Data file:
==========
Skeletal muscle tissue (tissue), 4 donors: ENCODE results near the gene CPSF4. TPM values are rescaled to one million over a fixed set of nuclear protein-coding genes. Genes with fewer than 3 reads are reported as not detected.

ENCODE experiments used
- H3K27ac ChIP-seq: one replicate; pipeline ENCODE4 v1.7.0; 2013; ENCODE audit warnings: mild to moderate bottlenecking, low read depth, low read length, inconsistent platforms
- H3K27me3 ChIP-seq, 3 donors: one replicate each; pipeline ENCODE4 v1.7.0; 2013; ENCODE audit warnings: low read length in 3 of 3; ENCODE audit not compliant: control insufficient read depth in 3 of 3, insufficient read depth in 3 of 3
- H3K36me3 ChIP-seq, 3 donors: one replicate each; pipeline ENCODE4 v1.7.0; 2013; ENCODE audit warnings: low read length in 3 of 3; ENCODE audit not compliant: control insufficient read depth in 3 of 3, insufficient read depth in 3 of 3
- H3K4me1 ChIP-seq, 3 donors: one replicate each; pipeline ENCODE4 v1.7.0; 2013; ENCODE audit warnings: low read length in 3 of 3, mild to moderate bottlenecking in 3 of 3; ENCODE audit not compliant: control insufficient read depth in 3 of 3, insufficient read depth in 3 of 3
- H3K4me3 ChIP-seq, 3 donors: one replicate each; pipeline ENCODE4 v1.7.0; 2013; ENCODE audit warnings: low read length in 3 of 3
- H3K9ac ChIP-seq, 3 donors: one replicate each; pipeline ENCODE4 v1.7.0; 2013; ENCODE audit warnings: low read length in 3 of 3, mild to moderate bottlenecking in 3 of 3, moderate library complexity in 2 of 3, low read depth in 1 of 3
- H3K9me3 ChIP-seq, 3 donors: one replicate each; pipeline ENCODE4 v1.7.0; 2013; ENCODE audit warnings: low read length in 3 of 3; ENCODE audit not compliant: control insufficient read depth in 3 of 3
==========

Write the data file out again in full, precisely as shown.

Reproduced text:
Skeletal muscle tissue (tissue), 4 donors: ENCODE results near the gene CPSF4. TPM values are rescaled to one million over a fixed set of nuclear protein-coding genes. Genes with fewer than 3 reads are reported as not detected.

ENCODE experiments used
- H3K27ac ChIP-seq: one replicate; pipeline ENCODE4 v1.7.0; 2013; ENCODE audit warnings: mild to moderate bottlenecking, low read depth, low read length, inconsistent platforms
- H3K27me3 ChIP-seq, 3 donors: one replicate each; pipeline ENCODE4 v1.7.0; 2013; ENCODE audit warnings: low read length in 3 of 3; ENCODE audit not compliant: control insufficient read depth in 3 of 3, insufficient read depth in 3 of 3
- H3K36me3 ChIP-seq, 3 donors: one replicate each; pipeline ENCODE4 v1.7.0; 2013; ENCODE audit warnings: low read length in 3 of 3; ENCODE audit not compliant: control insufficient read depth in 3 of 3, insufficient read depth in 3 of 3
- H3K4me1 ChIP-seq, 3 donors: one replicate each; pipeline ENCODE4 v1.7.0; 2013; ENCODE audit warnings: low read length in 3 of 3, mild to moderate bottlenecking in 3 of 3; ENCODE audit not compliant: control insufficient read depth in 3 of 3, insufficient read depth in 3 of 3
- H3K4me3 ChIP-seq, 3 donors: one replicate each; pipeline ENCODE4 v1.7.0; 2013; ENCODE audit warnings: low read length in 3 of 3
- H3K9ac ChIP-seq, 3 donors: one replicate each; pipeline ENCODE4 v1.7.0; 2013; ENCODE audit warnings: low read length in 3 of 3, mild to moderate bottlenecking in 3 of 3, moderate library complexity in 2 of 3, low read depth in 1 of 3
- H3K9me3 ChIP-seq, 3 donors: one replicate each; pipeline ENCODE4 v1.7.0; 2013; ENCODE audit warnings: low read length in 3 of 3; ENCODE audit not compliant: control insufficient read depth in 3 of 3